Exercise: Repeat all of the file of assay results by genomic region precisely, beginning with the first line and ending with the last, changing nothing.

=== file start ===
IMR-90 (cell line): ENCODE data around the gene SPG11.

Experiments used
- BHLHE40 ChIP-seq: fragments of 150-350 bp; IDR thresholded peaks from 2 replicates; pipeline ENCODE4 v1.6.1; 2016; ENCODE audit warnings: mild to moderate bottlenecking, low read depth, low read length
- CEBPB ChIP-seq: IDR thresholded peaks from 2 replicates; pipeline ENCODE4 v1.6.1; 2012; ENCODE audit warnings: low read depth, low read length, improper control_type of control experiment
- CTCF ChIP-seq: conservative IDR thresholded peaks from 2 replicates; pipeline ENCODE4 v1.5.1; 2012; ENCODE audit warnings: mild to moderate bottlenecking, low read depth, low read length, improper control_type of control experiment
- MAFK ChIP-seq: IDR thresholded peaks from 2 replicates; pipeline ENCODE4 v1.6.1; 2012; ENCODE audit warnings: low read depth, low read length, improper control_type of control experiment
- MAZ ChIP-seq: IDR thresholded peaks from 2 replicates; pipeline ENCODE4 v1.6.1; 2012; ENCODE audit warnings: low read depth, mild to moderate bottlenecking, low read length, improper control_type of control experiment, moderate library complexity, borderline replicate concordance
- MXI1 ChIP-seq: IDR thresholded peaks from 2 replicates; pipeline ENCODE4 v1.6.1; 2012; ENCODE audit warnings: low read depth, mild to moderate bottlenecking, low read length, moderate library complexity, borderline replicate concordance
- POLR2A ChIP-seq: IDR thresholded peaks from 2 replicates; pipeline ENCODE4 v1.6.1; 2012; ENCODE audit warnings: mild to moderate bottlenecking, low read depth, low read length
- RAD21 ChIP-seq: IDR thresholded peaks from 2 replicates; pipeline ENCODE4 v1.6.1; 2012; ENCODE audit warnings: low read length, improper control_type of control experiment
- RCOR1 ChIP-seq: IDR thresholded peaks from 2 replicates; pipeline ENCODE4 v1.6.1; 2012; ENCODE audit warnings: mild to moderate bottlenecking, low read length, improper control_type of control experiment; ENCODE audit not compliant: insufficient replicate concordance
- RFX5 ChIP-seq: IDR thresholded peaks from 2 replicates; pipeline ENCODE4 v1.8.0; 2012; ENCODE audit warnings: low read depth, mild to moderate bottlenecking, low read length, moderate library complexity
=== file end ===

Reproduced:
IMR-90 (cell line): ENCODE data around the gene SPG11.

Experiments used
- BHLHE40 ChIP-seq: fragments of 150-350 bp; IDR thresholded peaks from 2 replicates; pipeline ENCODE4 v1.6.1; 2016; ENCODE audit warnings: mild to moderate bottlenecking, low read depth, low read length
- CEBPB ChIP-seq: IDR thresholded peaks from 2 replicates; pipeline ENCODE4 v1.6.1; 2012; ENCODE audit warnings: low read depth, low read length, improper control_type of control experiment
- CTCF ChIP-seq: conservative IDR thresholded peaks from 2 replicates; pipeline ENCODE4 v1.5.1; 2012; ENCODE audit warnings: mild to moderate bottlenecking, low read depth, low read length, improper control_type of control experiment
- MAFK ChIP-seq: IDR thresholded peaks from 2 replicates; pipeline ENCODE4 v1.6.1; 2012; ENCODE audit warnings: low read depth, low read length, improper control_type of control experiment
- MAZ ChIP-seq: IDR thresholded peaks from 2 replicates; pipeline ENCODE4 v1.6.1; 2012; ENCODE audit warnings: low read depth, mild to moderate bottlenecking, low read length, improper control_type of control experiment, moderate library complexity, borderline replicate concordance
- MXI1 ChIP-seq: IDR thresholded peaks from 2 replicates; pipeline ENCODE4 v1.6.1; 2012; ENCODE audit warnings: low read depth, mild to moderate bottlenecking, low read length, moderate library complexity, borderline replicate concordance
- POLR2A ChIP-seq: IDR thresholded peaks from 2 replicates; pipeline ENCODE4 v1.6.1; 2012; ENCODE audit warnings: mild to moderate bottlenecking, low read depth, low read length
- RAD21 ChIP-seq: IDR thresholded peaks from 2 replicates; pipeline ENCODE4 v1.6.1; 2012; ENCODE audit warnings: low read length, improper control_type of control experiment
- RCOR1 ChIP-seq: IDR thresholded peaks from 2 replicates; pipeline ENCODE4 v1.6.1; 2012; ENCODE audit warnings: mild to moderate bottlenecking, low read length, improper control_type of control experiment; ENCODE audit not compliant: insufficient replicate concordance
- RFX5 ChIP-seq: IDR thresholded peaks from 2 replicates; pipeline ENCODE4 v1.8.0; 2012; ENCODE audit warnings: low read depth, mild to moderate bottlenecking, low read length, moderate library complexity